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Last Updated: Tuesday, 9 November, 2004, 00:25 GMT
Microsoft in $536m antitrust payout
Microsoft software
Microsoft has appealed against the case brought by the EU
Microsoft is to pay $536m (289m) to software maker Novell to resolve a long-standing complaint over alleged anti-competitive practices.

The case centred on Novell's Netware software and releases of Microsoft's Windows operating system in the 1990s.

Novell is to withdraw from a European Commission action against Microsoft.

But it is still to pursue a similar case over claims from the mid-1990s when its WordPerfect software was in competition with Microsoft's Office.

In reaching the settlement, Microsoft made no admission of wrongdoing.

It said the agreement resulted from private mediation between the companies.

"Over the past two years, we have made a sustained effort to build more constructive relationships with our industry partners and competitors," said Microsoft lawyer Brad Smith.

European ruling

In a separate case, Microsoft has reached a settlement with a US industry trade body.

Under the agreement, the Computer and Communications Industry Association (CCIA) will also withdraw its support for the European Commission's anti-trust case against Microsoft.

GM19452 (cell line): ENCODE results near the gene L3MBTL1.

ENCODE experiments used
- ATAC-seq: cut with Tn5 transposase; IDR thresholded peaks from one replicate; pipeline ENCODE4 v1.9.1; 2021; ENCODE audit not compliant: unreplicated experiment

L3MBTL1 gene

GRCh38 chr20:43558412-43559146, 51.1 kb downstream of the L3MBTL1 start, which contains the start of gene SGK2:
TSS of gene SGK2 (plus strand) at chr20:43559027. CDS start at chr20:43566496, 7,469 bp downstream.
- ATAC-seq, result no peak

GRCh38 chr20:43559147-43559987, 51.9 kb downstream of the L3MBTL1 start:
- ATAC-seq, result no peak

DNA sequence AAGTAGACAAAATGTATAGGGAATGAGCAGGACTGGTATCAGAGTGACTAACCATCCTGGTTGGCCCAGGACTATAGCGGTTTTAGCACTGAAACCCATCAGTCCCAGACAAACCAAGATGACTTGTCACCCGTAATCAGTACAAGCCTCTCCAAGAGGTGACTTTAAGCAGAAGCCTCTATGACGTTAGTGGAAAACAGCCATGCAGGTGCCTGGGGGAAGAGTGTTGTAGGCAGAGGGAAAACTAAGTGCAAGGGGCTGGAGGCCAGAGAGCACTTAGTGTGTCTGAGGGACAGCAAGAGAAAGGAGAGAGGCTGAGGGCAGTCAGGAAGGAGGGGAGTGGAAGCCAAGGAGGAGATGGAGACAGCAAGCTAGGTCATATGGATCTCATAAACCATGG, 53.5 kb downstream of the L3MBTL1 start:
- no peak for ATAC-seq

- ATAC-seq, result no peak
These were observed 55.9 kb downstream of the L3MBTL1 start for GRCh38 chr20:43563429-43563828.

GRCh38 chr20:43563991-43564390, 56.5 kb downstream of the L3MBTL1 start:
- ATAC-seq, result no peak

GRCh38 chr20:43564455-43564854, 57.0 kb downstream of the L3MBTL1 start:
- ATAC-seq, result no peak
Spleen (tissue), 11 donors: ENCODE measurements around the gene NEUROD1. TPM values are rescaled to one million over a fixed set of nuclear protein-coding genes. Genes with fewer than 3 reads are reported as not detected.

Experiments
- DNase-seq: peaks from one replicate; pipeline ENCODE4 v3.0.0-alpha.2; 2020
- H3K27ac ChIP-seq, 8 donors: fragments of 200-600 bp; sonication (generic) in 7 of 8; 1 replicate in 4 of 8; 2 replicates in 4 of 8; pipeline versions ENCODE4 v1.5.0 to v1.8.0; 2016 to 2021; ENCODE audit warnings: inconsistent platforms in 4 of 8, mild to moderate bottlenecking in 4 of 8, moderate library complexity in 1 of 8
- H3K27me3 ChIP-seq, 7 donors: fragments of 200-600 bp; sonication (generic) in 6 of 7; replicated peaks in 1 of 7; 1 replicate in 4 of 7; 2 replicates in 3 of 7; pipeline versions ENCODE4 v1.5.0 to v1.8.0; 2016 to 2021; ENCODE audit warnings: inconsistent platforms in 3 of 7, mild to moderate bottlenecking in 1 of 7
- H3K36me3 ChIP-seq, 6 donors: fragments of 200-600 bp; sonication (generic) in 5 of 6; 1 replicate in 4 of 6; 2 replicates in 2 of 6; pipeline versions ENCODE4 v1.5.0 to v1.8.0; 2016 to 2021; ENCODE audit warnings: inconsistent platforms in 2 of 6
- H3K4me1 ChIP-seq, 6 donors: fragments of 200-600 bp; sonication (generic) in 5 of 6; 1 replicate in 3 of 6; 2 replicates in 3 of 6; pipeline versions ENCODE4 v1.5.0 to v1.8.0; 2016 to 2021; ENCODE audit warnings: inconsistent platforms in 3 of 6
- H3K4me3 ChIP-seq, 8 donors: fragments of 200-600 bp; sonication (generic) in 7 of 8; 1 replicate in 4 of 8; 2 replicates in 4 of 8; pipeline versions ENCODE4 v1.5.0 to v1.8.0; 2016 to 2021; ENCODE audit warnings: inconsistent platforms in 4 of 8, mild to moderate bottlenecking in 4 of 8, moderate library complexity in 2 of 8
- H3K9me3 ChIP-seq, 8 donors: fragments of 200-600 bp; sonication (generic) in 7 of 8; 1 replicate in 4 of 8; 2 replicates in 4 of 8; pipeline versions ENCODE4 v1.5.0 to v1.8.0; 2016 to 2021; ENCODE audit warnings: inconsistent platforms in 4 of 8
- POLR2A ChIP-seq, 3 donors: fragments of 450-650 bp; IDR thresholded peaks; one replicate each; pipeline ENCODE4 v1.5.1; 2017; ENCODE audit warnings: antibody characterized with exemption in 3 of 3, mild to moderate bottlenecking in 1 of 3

A separate complaint to the EC will be withdrawn too, and the CCIA has agreed not to seek a US Supreme Court review of a 2001 ruling in the Justice Department's anti-trust case against the company.

Microsoft will pay the CCIA some legal expenses, and become a member of the organisation.

The two would "work together on important and pressing technology issues facing the high-tech industry", Microsoft said.

Microsoft said the settlement with Novell would reduce its profits for the three months to the end of September by about 13% to $253m.

But the world's largest software maker, with $64.4bn cash and investments on its balance sheet, added still outstanding legal claims against the company could cost it $950m.

Real Networks is now the only company left backing the EC's efforts against Microsoft.

The EC ruled in March that Microsoft had abused its dominant market position but the software giant launched an appeal and has asked that sanctions against it be suspended in the meantime.

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